You see, Josh/Leelah is my family. His/her mom is my cousin. Carla is a good woman who loves all of her children. She is well-liked in her community, yet she’s being called a monster who rejected her son. One media source reported “years of abuse” based on the suicide note. It’s an unfounded claim, but no one seems to care. Because she’s a Christian and wouldn’t allow her child to undergo a sex change at the age of 16, she’s been labeled a homophobic, strict, hateful mother. There’s a bigger picture than the snapshot blowing up news feeds.

We, the public, have done it again – swallowed everything fed to us even though the investigation is ongoing and we have no idea what will come out of it in the end. Because Josh/Leelah struggled with her/his gender identity, there are many who are viewing this as if it were a hate crime perpetuated by the parents. THAT is what has gained global media attention. Josh/Leelah’s suicide does not give the media license to harass the family and report false and incomplete information. We need to expect more from them, and from each other.

After Josh/Leelah’s death, someone created a Leelah Alcorn Facebook profile, hacked Carla’s Facebook account and sent friend requests and messages to her entire friends list, and began posting hateful messages to her from her dead child. Carla is bearing the brunt of the blame for Josh/Leelah’s suicide as if it were her choice to lose her beloved child in this horrific manner. Merciless internet trolls posted her phone number on the web and encouraged people to harass them and make them pay for “killing their child.”

What we’re not seeing in the media are the reports of them having to call the police because of people peeking in windows, or news of all the hate mail they’re receiving, or anything about the group who plans to picket at the funeral. The LGBTQ community is leading the way in this “fight for justice” yet all we’re seeing is hateful vitriol. Isn’t there a better way to further the cause than to treat a grieving family with such callousness? Doesn’t the hate speech and encouragement of violent behavior coming from them contradict their mission? How is it any different than those who use the same tactics against them?

There’s a petition circulating to try to force Carla and Doug to use the name Leelah on the headstone instead of Joshua Ryan Alcorn, his birth name. As if that’s a decision that should be made by anyone other than the parents, especially the parents of a minor. That is not up for public debate or decision. Why on earth would we think it should be? None of us would want others to cross that line into our personal business like that.

A few of my friends posted the Leelah articles on their Facebook pages out of concern for the way transgender conversations are handled in the Christian community. I have no problem with that. I too am concerned and saddened by the lack of love shown in a lot of these situations. I have many friends who identify themselves as LGBTQ. I have always done my best to love everyone regardless of their gender identity or belief system, and I don’t withhold my love and affection based on a set of religious beliefs. In fact, my set of beliefs is the larger context for how I love others and there is no room for anyone to be left out of that. I prove that over and over, publicly and privately. There are lots of Christians out there who feel the same way I do but we are often labeled and rejected before given the chance to show it. I welcome respectful discussion on this and any other topic, but I’d like to get back to the point of my post.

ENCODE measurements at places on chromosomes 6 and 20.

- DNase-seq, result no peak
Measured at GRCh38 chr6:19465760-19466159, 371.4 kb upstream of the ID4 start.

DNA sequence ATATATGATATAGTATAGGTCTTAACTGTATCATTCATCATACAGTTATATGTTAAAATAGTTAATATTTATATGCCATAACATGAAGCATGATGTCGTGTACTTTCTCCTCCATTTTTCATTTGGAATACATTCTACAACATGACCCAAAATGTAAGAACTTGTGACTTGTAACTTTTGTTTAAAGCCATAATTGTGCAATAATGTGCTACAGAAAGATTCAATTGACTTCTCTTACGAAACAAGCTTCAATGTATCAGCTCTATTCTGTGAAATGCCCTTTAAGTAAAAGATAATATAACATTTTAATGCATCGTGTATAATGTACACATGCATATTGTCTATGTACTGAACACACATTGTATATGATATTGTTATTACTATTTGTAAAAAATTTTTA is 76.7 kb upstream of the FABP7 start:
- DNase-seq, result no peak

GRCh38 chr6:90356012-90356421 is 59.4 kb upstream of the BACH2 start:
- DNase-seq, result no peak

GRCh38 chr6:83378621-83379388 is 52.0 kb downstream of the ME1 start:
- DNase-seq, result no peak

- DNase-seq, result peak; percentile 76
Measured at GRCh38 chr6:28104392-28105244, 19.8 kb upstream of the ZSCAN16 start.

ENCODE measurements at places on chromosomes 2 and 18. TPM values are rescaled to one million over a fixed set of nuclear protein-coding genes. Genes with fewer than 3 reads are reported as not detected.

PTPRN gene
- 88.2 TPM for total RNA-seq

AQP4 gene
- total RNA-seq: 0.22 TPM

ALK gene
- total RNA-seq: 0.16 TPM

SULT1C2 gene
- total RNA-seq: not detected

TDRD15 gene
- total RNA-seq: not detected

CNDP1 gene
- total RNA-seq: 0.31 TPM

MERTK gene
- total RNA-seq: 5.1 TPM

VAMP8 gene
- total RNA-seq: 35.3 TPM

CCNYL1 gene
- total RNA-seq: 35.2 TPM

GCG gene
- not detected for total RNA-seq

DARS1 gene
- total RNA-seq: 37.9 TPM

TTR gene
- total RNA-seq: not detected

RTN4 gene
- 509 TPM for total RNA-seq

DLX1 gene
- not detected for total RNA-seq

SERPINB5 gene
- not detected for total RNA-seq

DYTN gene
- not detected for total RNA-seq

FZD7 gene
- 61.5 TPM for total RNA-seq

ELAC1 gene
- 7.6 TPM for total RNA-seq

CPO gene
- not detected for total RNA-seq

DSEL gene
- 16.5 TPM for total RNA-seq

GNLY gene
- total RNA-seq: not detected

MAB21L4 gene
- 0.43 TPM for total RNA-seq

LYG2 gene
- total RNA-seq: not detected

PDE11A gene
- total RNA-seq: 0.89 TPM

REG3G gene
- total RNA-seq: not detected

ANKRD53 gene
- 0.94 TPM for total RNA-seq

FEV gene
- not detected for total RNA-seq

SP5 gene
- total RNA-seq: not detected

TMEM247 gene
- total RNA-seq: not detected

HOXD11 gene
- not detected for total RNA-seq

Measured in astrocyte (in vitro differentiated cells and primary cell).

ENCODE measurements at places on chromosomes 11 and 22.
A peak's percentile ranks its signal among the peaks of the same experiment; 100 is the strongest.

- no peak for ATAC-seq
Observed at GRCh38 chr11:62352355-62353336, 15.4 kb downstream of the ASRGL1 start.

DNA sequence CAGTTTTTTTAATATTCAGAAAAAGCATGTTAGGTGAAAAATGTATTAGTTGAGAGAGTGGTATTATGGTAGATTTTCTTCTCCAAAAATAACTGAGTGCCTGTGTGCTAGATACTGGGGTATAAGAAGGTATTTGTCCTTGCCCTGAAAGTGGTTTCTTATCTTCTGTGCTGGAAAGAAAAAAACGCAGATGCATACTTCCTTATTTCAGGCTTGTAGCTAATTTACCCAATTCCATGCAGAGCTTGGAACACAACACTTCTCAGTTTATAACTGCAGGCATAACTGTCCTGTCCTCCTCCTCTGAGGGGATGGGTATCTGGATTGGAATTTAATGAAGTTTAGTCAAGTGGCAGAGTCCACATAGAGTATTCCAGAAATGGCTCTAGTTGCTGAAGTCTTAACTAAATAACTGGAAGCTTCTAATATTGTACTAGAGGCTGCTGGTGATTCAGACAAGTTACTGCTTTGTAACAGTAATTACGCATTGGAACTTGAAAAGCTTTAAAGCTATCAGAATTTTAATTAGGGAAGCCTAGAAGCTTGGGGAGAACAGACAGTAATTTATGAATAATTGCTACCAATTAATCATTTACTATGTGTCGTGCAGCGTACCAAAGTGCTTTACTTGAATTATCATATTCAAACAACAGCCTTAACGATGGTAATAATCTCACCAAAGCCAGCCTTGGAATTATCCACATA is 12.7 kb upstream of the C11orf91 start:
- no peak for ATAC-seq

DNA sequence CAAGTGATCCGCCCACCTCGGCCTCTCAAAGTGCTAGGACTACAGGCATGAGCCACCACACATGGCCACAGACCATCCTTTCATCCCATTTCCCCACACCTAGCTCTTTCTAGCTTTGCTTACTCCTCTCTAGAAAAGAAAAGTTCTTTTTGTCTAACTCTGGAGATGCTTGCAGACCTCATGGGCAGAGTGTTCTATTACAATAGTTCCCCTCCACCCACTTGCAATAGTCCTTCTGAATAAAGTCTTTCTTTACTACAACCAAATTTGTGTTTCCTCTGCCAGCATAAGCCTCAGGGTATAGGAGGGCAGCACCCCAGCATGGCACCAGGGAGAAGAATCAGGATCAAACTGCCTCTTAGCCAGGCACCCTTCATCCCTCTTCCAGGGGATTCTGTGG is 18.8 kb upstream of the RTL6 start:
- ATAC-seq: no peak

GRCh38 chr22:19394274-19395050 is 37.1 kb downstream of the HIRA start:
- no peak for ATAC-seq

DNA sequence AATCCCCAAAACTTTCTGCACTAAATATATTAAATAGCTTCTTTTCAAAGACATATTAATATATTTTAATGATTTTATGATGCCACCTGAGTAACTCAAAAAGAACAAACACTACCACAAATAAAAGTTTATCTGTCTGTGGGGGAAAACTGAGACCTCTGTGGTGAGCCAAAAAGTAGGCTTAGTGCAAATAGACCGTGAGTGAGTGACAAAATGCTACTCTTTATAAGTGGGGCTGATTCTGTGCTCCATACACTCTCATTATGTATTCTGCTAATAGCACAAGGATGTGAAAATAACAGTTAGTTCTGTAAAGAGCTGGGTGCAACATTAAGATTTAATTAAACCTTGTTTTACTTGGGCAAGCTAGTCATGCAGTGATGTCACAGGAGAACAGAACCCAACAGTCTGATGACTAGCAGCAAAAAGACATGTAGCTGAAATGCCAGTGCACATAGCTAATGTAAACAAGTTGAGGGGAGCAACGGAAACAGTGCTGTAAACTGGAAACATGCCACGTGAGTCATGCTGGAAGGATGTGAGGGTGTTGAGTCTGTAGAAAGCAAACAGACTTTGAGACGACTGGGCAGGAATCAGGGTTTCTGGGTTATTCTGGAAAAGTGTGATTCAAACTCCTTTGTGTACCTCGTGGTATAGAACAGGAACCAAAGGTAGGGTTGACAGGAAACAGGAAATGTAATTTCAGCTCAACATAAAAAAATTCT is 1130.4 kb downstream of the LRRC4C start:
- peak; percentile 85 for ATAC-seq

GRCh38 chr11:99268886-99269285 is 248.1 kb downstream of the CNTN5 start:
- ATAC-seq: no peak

I want to encourage you to have discernment when you read or watch the news, and to firmly grasp your humanity as you remember the humanity of others.

Please think before you speak or type.

I didn’t know Eric and Dylan’s families, but the Columbine tragedy and my reaction to it shaped me. I am sorry I jumped to harsh, unfair conclusions based on what I heard and read. I saw them as one-dimensional people as presented by the media and didn’t let their grief touch me.

My friend who is in prison? I miss him terribly. I love his wife and daughters and I am investing in their family, loving them through a tough time and speaking out on their behalf because they can’t. The media trashed them when they did nothing to deserve it. They were collateral damage. There have been no corrections or apologies and they don’t expect them. The media kicked them while they were already down.

PLEASE don’t do the same to my cousin and her family. They’re deeply grieving the loss of their child and being judged and crucified by people who know nothing about them. People who feel justified in their cruelty and want to make them pay. There are three other children missing their brother today. I wish I could protect them from the ugliness of those who don’t feel these kids are off-limits. Imagine yourself in their shoes and the terrible grief they’re experiencing. Let your heart ache for their loss, and don’t believe everything you read on the internet. Josh/Leelah left behind a gaping hole in our family. There was no hatred for him/her. He/she was and is deeply loved.

The media is selling you a snapshot before the larger picture has been developed.

Don’t buy it.

**I chose to use both gender pronouns to honor Josh/Leelah AND his/her parents. There is no malicious intent behind my decision though it will undoubtedly upset some of you.